Monthly Archives: June 2013

Living Under a Rock

ImageWhen you’ve lost your father, Father’s Day takes on a whole new meaning.  It is not about celebrating the presence of someone special in your life anymore; it is about treasuring the special presents they gave you.  It is not about seeing them in person; it is about celebrating them as a person.  On this day, instead of driving to see them to pay tribute to their fabulous “dadness”, you make your own personal journey to pay homage to their memory.  I like to combine the two by driving to visit him where my last memory of him exists – to where he is buried.

As we do every year on Father’s Day weekend since my dad passed in 2007, my husband and children made our annual trek to the cemetery to simply say, “Hi, Dad.”  While some think it is a ridiculous notion to think you are actually visiting someone in a cemetery, somehow it brings me comfort to know that the destination holds a marker stone that bears his name.  Seeing that familiar, strong, and memorable name permanently etched into the granite makes me feel well grounded.  That was always one of the tenants of his parenting style – that my sister and I were part of a bigger picture.  We were special, but belonged to a greater good.  Everyone and everything had its rightful purpose and place.  He truly set the example by befriending every chipmunk in the yard with daily meals of sunflower seeds, and by making sure every bird had a well-crafted birdhouse and plenty to eat as well.  Yes, my father personified kindness and opened himself up to everything around him.  From his insatiable desire to read and understand any word he laid his eyes on, to making friends wherever he went.  Whether he was hunkered down in the Korean War or traipsing around the golf course back here in America to play a few rounds with is buddies, he experienced it all.  He lived life.

I think that was the thing that troubled him the most at the end of his life.  He was diagnosed with cancer on August 22nd and died on Thanksgiving morning – exactly three months later.  I believe the swiftness of his death is what caught him off guard the most.  Never did he think his “end” would be so rapid.  No bucket list.  No sewing up loose ends.  No second chances.  But what he didn’t realize is that he didn’t need any more time.  During the 74 years my father inhabited this earth his impact was impressive.  His wake and funeral were packed.  His wife, my mom, still loved him more than anything else in the world.  His daughters worshipped him.  And his grandchildren reeled with joy at the very mention of his name.  My father loved life and it loved him right back.  We loved him.  No, he didn’t need any more time – he had accomplished it all.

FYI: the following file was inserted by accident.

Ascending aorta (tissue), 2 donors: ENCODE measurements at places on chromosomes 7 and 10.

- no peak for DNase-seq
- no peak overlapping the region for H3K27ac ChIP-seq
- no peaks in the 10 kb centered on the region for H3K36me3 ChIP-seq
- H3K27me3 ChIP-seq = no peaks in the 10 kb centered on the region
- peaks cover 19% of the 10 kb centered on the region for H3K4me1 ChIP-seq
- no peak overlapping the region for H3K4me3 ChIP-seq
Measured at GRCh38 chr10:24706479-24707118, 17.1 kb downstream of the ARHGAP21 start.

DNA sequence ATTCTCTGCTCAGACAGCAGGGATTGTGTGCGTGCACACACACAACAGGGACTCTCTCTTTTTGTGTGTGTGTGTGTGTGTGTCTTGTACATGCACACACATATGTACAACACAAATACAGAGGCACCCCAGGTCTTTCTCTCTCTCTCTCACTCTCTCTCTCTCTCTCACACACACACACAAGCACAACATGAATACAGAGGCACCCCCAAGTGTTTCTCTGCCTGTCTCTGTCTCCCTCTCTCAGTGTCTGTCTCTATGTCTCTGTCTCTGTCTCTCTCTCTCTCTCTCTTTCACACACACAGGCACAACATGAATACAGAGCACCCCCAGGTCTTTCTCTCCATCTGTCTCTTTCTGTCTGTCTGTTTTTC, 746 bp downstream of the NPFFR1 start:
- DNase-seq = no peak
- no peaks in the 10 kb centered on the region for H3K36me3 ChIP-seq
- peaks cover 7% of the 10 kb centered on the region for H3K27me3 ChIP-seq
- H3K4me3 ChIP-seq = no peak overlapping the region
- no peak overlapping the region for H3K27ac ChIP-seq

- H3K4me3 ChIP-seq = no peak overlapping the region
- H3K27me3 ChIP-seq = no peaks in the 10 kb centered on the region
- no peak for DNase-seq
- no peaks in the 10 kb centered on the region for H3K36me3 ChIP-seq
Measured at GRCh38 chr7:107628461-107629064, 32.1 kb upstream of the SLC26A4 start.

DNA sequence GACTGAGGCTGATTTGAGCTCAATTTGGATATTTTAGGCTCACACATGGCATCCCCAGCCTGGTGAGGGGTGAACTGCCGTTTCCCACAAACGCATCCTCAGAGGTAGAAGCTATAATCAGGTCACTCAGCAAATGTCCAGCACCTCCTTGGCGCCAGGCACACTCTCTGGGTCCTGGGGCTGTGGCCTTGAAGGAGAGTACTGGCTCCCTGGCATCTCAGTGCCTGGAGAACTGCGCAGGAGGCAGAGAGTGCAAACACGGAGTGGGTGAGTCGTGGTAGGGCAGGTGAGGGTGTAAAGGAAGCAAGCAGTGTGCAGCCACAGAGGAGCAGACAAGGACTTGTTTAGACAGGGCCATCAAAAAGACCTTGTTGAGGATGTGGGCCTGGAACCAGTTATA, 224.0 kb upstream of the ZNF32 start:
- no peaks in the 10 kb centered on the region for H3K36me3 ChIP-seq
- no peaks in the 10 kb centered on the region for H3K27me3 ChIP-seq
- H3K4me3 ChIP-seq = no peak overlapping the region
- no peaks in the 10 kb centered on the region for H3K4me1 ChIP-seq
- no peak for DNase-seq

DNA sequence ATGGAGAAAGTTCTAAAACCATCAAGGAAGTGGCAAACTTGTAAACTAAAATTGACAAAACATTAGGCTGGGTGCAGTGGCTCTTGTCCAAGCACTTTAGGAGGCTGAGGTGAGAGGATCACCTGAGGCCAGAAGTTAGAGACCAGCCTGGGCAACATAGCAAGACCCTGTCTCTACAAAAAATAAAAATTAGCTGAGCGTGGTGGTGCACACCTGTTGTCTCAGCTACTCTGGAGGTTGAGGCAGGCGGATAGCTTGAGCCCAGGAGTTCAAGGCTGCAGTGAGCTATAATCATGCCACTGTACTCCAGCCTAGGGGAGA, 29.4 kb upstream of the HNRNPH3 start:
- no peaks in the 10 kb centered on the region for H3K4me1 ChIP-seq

So on the day before Father’s Day a few years ago, my husband, my three small children, and I took the 30-minute drive to read his name.  To lay my eyes upon the words etched in that headstone.  We were coming off a wonderful morning that included the boys’ yearend baseball picnic.  Each one of them busily comparing trophies while their baby sister happily babbled alongside them.  You see, I became pregnant with my daughter just one week after my father died.  She is named after him because we truly believe my father sent her down to us.  Thanks, Dad.

As our car turned from the roadway to meet the winding path of the cemetery drive, the boys perked up seeing that we had reached our destination.  My middle son was so excited, he said to his big brother, “E!  E!  This where Grandpa lives!  Remember?  Do you remember he lives here?  Oh!  Right there, right there!  Grandpa lives under that rock!

Yes, the “rock” that displayed his name.  The rock I was so desperate to reach.  The rock that bore witness to a person I had known for all of my life.  But no, he did not live under that rock.  Never a day in his life was he isolated, ignorant or obtuse.  My wonderful little boy had summed it up so beautifully for me – so innocently.  My father lived life to its fullest, never under a rock.  It was that simple.  He wasn’t there under that rock.  He lived in the lawn that surrounded his headstone, in the tree above his grave that provided blessed shade on a hot day, the wind that whispered in my ear as I stood there.  He was everywhere.